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First Pure Water Plant In San Diego County Breaks Ground In Oceanside

Photo by Erik Anderson

Ground was broken for Oceanside's new pure water treatment plant Feb. 19, 2020.

Oceanside will be the first municipality in San Diego County to bring a pure water facility on line.

The city’s utility director Cari Dale officially broke ground on the $71 million facility on Wednesday saying the plant will bolster the city’s drinking water supply.

City worker Sara Davis says the plant takes in recycled water, which is clean enough for lawns but not clean enough to drink.

“The recycled water goes through three more purification steps before it is injected back into our groundwater,” said Davis. “And we purify it again at our Mission Basin groundwater purification facility that’s just down the road before it goes out to residents and businesses.”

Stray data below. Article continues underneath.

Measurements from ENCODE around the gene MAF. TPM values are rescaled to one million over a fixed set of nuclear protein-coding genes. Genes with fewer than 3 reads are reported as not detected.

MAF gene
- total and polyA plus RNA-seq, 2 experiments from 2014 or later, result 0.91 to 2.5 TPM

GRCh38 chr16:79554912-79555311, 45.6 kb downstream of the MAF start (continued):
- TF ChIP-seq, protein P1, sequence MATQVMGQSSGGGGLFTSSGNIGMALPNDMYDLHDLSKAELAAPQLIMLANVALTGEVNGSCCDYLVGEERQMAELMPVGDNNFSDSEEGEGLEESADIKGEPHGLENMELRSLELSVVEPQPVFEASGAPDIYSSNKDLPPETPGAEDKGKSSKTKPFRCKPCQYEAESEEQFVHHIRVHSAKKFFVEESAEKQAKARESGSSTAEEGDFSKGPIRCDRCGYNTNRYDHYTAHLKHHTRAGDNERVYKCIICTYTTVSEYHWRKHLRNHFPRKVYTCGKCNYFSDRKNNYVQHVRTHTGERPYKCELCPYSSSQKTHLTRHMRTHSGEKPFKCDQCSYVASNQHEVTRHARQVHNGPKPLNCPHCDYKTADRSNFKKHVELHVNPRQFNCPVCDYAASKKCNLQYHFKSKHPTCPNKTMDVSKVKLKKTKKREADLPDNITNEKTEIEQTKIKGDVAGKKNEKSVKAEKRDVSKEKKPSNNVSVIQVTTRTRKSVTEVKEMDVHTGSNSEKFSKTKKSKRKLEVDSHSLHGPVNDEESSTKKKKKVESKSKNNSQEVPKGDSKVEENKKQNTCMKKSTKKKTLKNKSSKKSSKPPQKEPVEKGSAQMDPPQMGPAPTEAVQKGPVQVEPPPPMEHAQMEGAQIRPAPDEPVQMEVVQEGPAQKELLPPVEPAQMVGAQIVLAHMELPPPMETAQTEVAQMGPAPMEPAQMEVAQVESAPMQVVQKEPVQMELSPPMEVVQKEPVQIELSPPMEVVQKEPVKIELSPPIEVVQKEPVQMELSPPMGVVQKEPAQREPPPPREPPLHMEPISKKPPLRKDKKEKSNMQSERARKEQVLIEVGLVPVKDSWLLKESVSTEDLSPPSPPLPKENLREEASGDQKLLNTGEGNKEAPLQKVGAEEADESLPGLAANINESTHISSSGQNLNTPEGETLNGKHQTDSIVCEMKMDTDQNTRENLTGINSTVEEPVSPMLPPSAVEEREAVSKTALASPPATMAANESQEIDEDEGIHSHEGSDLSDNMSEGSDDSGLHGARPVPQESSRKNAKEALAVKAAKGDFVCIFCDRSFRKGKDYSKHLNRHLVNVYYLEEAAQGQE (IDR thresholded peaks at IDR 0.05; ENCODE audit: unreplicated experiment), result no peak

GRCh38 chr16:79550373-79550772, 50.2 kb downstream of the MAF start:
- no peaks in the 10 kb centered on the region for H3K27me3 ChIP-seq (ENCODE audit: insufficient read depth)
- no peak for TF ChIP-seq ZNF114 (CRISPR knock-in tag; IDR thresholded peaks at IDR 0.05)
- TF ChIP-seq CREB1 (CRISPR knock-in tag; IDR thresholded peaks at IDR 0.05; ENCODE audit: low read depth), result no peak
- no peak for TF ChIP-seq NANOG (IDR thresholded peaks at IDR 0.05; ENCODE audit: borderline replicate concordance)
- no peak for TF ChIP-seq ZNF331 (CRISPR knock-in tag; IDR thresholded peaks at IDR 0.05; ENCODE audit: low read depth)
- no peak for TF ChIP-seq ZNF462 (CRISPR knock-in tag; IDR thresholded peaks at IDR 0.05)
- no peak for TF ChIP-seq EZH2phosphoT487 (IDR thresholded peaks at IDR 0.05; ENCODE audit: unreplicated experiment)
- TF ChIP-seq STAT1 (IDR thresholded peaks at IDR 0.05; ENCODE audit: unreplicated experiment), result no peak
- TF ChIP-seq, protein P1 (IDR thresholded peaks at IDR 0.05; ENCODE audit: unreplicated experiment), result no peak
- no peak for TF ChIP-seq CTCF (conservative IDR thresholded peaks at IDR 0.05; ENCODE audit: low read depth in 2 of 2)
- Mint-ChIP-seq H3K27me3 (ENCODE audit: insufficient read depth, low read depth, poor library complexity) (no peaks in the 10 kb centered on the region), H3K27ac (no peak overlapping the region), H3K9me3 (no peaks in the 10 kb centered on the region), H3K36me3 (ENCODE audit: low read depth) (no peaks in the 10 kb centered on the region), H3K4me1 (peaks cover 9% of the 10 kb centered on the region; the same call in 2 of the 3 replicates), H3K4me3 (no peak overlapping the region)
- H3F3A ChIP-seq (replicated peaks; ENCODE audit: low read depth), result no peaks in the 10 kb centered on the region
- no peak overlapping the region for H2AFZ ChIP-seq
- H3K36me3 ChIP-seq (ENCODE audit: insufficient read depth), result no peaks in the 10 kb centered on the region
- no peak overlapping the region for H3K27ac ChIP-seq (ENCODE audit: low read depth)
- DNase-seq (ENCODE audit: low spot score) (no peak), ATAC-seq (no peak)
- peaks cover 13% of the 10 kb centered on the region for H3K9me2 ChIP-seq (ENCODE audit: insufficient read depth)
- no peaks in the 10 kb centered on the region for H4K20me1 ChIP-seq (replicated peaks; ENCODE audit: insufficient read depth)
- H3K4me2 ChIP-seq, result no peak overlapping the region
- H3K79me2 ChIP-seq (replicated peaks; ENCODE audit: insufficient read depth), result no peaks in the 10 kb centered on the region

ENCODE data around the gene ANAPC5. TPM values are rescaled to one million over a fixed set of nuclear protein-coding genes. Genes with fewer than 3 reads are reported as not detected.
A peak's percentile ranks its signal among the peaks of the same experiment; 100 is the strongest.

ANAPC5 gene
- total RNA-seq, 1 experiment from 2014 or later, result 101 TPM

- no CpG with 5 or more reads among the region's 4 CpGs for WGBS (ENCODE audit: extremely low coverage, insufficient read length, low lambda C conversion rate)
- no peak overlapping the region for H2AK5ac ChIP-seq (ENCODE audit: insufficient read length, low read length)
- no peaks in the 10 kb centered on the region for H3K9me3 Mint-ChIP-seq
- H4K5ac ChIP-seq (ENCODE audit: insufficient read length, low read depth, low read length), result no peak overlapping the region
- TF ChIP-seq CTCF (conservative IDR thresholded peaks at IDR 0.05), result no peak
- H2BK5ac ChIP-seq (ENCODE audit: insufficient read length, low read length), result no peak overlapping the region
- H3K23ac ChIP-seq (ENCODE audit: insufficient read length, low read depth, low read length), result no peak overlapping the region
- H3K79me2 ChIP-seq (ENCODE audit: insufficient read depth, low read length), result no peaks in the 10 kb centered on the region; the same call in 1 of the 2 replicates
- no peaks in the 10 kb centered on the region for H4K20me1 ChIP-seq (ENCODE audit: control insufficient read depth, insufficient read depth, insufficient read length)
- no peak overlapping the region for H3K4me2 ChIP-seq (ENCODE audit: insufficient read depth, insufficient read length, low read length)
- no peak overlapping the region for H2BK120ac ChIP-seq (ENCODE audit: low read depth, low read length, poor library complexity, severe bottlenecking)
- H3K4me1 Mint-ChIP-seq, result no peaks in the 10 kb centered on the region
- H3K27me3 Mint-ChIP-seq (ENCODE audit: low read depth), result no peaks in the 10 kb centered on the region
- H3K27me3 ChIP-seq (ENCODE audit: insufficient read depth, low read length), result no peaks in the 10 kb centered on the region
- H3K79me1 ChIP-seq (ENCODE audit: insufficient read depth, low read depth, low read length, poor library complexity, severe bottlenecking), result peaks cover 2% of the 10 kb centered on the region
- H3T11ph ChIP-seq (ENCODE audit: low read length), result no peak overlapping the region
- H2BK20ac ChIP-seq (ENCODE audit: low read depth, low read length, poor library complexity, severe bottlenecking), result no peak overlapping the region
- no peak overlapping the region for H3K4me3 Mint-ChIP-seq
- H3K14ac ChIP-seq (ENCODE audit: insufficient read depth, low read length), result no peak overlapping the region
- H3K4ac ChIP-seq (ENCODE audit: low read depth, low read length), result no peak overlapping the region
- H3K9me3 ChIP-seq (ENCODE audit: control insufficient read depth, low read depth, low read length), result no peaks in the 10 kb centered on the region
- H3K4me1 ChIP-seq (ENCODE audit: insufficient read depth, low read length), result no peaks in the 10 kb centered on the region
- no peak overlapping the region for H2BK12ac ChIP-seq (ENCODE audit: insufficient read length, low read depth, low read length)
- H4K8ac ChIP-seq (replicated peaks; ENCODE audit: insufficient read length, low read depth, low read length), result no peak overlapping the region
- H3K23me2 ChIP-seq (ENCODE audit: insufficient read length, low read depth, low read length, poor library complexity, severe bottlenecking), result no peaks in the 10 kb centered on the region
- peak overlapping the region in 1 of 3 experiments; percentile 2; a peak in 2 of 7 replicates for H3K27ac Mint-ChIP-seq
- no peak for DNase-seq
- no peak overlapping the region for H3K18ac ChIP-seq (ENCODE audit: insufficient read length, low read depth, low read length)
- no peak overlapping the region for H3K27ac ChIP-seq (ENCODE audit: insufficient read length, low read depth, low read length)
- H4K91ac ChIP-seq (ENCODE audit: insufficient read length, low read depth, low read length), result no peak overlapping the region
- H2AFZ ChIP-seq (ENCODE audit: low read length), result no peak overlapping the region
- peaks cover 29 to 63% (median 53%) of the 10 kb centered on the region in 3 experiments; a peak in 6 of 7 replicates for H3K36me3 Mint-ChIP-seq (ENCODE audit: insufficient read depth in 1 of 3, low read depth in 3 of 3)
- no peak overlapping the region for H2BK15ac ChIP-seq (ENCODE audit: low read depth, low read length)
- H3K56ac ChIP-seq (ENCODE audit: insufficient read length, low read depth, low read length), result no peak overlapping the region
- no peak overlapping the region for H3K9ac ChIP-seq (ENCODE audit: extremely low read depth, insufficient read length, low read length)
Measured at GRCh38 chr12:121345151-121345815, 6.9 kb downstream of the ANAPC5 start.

Listen to this story by Erik Anderson.

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The plant will add 3 million to 5 million gallons of water to the city’s supply every day. And that’s water the city won’t have to import.

Three things have happened to make this project possible.

“There are no new sources of fresh water,” said Sandy Kerl, general manager of the San Diego County Water Authority. ”No. 2 is that the economics of it now makes sense as part of the supply portfolio. And then No. 3, the regulatory environment is such that potable reuse can be done. It took many years to get the regulations through the state division of drinking water."

There are other North County water districts working on a similar plant and San Diego’s massive pure water project is also due to begin construction soon.

Correction: This story was changed to reflect that city officials broke ground for a new pure water facility. The facility is not yet open. San Diego County Water Authority General Manager Sandy Kerl's name was also corrected.


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Photo of Erik Anderson

Erik Anderson
Environment Reporter

opening quote marksclosing quote marksI focus on the environment and all the implications that a changing or challenging environment has for life in Southern California. That includes climate change, endangered species, habitat, urbanization, pollution and many other topics.

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